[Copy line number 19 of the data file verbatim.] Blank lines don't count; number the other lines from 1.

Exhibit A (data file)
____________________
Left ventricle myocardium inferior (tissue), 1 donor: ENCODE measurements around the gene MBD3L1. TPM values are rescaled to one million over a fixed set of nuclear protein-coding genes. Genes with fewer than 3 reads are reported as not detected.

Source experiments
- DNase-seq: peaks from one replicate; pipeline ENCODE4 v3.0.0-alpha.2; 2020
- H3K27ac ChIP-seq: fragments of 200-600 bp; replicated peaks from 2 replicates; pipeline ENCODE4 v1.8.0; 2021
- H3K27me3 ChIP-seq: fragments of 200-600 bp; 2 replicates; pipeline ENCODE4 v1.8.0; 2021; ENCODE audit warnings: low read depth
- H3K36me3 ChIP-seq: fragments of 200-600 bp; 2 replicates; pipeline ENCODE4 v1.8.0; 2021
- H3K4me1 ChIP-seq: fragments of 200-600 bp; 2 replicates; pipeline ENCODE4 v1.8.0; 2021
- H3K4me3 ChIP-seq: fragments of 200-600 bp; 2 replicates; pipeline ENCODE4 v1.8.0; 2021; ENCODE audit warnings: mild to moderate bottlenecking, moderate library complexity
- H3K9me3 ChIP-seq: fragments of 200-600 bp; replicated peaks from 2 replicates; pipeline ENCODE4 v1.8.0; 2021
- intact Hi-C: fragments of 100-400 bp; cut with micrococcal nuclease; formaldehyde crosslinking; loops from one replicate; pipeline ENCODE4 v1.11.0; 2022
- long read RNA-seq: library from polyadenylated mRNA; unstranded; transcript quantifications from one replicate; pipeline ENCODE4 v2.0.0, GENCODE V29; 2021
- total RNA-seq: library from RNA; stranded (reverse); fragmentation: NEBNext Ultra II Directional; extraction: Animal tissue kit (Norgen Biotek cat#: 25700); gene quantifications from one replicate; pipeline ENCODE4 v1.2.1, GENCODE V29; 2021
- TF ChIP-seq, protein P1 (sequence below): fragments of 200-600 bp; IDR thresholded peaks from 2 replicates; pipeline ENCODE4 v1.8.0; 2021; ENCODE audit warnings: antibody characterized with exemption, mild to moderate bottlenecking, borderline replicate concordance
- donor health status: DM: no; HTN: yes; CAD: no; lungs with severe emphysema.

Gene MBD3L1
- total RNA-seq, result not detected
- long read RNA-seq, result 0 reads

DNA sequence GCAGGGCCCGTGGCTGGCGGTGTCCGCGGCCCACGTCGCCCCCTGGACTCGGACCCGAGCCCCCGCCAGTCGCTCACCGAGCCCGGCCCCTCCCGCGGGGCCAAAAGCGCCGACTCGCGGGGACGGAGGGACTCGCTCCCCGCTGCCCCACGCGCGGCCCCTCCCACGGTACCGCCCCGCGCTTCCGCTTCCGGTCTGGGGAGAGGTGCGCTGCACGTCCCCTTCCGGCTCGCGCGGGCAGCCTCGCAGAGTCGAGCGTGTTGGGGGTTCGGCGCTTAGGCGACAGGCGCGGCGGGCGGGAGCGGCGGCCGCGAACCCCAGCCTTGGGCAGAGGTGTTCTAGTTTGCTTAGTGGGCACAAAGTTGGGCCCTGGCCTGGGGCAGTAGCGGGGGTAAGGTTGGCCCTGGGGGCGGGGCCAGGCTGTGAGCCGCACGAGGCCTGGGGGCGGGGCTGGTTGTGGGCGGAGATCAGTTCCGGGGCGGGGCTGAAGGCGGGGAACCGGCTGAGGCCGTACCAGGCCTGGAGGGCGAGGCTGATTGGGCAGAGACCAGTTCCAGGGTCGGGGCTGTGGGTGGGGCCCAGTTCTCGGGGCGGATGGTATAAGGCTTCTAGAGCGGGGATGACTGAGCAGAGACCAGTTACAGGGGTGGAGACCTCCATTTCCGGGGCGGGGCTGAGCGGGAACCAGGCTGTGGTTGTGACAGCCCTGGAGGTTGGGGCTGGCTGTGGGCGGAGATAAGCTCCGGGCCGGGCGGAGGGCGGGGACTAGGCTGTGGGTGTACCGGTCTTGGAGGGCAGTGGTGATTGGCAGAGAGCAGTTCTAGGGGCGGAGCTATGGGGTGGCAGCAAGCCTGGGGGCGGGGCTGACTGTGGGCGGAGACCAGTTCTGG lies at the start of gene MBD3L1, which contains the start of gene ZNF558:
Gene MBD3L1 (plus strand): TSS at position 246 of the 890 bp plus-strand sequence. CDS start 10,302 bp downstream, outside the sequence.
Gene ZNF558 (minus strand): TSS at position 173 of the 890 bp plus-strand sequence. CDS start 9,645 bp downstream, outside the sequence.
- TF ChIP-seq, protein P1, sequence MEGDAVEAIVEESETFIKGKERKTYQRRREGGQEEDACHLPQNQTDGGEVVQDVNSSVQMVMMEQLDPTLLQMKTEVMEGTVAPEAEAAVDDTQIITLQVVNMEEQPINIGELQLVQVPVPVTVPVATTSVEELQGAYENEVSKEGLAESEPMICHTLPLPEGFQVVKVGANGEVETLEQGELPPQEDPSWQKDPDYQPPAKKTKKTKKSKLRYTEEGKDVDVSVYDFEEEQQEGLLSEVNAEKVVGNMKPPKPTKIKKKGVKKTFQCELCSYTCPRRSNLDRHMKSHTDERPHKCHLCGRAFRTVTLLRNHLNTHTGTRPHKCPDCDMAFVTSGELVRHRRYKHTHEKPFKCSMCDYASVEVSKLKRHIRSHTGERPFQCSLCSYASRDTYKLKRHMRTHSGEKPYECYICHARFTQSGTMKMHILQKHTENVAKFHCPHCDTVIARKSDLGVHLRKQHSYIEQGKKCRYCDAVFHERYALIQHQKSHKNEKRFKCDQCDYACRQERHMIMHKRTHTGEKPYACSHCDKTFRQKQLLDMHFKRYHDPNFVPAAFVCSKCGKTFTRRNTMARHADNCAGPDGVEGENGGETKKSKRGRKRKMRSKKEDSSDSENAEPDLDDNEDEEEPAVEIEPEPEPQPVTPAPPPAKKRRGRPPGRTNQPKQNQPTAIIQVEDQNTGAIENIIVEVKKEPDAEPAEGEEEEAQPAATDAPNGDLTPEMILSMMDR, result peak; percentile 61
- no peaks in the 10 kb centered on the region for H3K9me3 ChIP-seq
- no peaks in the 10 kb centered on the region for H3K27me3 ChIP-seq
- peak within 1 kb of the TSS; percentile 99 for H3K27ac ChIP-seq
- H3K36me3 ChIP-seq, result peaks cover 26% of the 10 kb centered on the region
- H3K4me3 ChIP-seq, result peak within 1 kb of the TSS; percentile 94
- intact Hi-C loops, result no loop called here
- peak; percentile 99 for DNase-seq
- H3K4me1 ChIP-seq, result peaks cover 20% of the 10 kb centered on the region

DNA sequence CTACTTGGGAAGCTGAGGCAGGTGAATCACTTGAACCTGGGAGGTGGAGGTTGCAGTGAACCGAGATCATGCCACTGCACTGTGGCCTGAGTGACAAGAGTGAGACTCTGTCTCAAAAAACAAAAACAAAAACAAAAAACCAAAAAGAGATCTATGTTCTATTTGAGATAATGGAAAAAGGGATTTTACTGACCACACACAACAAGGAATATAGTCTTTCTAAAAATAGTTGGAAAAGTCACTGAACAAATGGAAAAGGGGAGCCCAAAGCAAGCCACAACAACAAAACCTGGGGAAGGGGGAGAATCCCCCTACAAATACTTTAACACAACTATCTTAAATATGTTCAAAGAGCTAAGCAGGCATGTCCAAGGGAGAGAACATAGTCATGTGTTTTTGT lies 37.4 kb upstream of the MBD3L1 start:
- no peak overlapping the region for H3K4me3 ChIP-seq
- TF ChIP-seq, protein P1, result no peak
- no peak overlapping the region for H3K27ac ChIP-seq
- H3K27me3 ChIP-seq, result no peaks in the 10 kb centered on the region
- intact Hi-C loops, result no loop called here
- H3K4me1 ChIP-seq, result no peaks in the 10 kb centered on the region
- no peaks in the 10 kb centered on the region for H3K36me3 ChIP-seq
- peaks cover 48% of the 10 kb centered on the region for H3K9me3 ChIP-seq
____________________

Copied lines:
Gene MBD3L1 (plus strand): TSS at position 246 of the 890 bp plus-strand sequence. CDS start 10,302 bp downstream, outside the sequence.